Machinegun fire and loud explosions rocked several Druze villages in the Chouf district, including Aaytat and Baysur.
As the fighting raged there, black smoke was seen billowing from several villages.
“I agreed with [Nabih] Berri [the parliamentary speaker] to entrust Talal Arslan with seeking to put an end to all the fighting,” Jumblatt said.
“I say to my supporters that civil peace, coexistence and ending the destruction [must] prevail over all the other considerations.”
Jumblatt’s statement came as the number of dead and wounded continued to rise.
“From the day the unrest started, 42 people have been killed and 164 wounded across the country,” a Lebanese security official said.
But Beirut is now coming under the control of the army after opposition forces were ordered to stand down by their commanders.
However, the opposition says it reserves the right to lead a campaign of civil disobedience until its political demands are met.
Al Jazeera’s Rula Amin, reporting from Beirut, said Sunday’s fighting can be considered “round two” of the conflict.
“This is a significant move. Walid Jumblatt was, through history, a prominent leader in the mountainous areas of Lebanon,” Amin said.
“He fought in the civil war and his fighters have a reputation for their viciousness.
“Now he is asking the opposition to quell the violence, as they seem to be in control of the area.”
Earlier on Sunday the army moved into Tripoli, where fierce clashes left one woman dead and at least five people wounded overnight.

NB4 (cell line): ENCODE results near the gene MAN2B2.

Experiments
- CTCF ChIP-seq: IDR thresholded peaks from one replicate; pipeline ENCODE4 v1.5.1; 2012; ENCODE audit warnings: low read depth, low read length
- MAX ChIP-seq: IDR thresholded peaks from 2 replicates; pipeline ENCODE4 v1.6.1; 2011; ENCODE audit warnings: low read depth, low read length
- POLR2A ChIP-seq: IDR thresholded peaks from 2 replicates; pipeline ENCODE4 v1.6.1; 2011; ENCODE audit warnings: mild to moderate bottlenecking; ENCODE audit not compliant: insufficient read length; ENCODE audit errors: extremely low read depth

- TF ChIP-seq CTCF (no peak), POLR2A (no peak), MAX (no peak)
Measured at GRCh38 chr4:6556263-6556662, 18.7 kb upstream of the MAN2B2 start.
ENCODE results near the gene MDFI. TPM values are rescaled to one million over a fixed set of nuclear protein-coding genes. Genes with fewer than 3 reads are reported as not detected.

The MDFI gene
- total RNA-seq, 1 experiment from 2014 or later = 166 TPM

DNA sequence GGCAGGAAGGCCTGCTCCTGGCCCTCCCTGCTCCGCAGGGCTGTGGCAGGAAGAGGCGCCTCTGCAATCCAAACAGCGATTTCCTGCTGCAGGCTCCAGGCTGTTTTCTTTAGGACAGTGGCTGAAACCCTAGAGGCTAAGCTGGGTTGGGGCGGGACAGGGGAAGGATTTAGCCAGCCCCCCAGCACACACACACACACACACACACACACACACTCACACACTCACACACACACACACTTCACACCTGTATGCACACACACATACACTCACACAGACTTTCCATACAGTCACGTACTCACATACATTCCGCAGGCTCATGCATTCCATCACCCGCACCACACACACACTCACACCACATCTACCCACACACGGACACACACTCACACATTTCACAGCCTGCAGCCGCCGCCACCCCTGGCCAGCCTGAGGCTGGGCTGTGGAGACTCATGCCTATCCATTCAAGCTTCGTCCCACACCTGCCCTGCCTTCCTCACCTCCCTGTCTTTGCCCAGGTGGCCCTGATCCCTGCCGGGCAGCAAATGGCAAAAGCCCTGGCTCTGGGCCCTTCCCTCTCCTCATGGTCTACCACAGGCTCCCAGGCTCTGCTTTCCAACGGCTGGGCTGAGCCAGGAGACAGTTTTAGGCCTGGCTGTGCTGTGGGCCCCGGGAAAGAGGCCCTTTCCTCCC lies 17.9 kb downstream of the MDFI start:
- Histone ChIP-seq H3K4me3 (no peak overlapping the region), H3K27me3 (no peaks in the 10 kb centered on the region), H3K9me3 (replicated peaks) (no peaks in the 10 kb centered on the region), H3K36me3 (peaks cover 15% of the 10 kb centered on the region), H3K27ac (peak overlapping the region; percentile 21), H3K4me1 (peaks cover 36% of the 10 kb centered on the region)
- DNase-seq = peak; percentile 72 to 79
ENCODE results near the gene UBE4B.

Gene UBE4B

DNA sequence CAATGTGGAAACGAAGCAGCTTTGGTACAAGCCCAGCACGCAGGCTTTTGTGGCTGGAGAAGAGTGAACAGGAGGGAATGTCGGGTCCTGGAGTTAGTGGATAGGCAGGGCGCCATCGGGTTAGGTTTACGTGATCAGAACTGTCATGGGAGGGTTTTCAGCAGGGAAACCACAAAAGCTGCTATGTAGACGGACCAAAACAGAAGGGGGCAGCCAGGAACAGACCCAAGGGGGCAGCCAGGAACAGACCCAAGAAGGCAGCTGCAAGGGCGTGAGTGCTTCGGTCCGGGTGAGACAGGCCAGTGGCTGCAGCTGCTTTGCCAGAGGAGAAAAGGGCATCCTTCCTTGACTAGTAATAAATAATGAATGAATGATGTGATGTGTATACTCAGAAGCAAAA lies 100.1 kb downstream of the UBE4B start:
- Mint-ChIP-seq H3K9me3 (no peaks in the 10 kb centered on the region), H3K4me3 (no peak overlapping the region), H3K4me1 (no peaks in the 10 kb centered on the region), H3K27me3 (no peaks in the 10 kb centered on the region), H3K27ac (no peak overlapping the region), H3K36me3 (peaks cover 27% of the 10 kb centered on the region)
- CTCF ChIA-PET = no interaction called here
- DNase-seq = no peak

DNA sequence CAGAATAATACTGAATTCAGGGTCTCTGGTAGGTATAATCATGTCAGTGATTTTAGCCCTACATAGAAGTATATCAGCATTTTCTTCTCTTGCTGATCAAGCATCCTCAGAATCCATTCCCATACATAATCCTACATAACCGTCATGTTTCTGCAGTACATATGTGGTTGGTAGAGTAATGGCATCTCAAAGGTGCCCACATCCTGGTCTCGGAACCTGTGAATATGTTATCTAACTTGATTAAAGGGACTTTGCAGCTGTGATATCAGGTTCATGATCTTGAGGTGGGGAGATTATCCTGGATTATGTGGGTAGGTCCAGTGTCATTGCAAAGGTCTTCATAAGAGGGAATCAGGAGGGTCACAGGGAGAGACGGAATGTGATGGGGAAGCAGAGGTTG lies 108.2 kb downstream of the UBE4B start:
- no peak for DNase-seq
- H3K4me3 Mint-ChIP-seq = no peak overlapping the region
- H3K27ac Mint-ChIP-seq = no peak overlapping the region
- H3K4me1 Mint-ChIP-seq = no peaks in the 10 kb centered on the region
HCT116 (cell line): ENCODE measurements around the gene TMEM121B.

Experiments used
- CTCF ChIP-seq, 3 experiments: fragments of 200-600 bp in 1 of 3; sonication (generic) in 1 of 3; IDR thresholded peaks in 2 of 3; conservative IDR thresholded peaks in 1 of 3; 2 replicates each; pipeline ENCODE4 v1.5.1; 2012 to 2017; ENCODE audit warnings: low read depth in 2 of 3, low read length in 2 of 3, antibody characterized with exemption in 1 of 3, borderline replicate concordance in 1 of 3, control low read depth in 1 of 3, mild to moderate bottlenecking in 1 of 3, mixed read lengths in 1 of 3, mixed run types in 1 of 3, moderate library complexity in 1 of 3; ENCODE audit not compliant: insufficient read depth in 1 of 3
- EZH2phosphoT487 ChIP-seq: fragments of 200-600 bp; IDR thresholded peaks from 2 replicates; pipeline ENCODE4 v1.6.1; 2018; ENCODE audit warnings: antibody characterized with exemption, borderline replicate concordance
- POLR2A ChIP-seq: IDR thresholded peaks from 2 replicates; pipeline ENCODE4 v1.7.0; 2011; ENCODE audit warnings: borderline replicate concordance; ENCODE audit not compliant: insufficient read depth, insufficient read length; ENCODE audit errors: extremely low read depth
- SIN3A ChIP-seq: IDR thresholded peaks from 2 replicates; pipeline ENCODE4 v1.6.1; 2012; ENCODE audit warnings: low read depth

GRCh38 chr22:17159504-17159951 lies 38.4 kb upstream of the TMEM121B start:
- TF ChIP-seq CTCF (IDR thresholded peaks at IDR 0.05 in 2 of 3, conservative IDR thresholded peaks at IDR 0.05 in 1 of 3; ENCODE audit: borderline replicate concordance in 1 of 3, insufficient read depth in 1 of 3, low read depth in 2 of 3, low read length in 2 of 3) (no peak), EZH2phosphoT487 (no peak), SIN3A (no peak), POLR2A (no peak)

An army officer said that pro-government fighters fought loyalists of an Alawite sect with links to Hezbollah in the Bab al Tebbaneh, Kobel and Jabal Mohsen neighbourhoods.
|Lebanon in crisis|
Who’s who in Lebanese politics
The initiative aims to bring together three opposition leaders (Nabih Berri, the parliament speaker; Michel Aoun, an opposition leader, and Hassan Nasrallah, the Hezbollah chief) and three government figures: Siniora; Saad Hariri, the parliamentary majority leader; and Amin Gemayel, a former president.
But Hezbollah said any action against its phone network, which played a crucial role in the group’s 34-day war with Israel in 2006, was tantamount to declaring war.
It also called for the airport chief to be reinstated.
“As for the telecommunications network, the army will look into the issue in a manner that is not harmful to the public interest or the security of the resistance”, the army said, referring to Hezbollah.
The military’s action followed a televised address on Sunday by Siniora in which he accused Hezbollah of staging a coup, calling the group’s takeover a “poisonous sting” to democracy.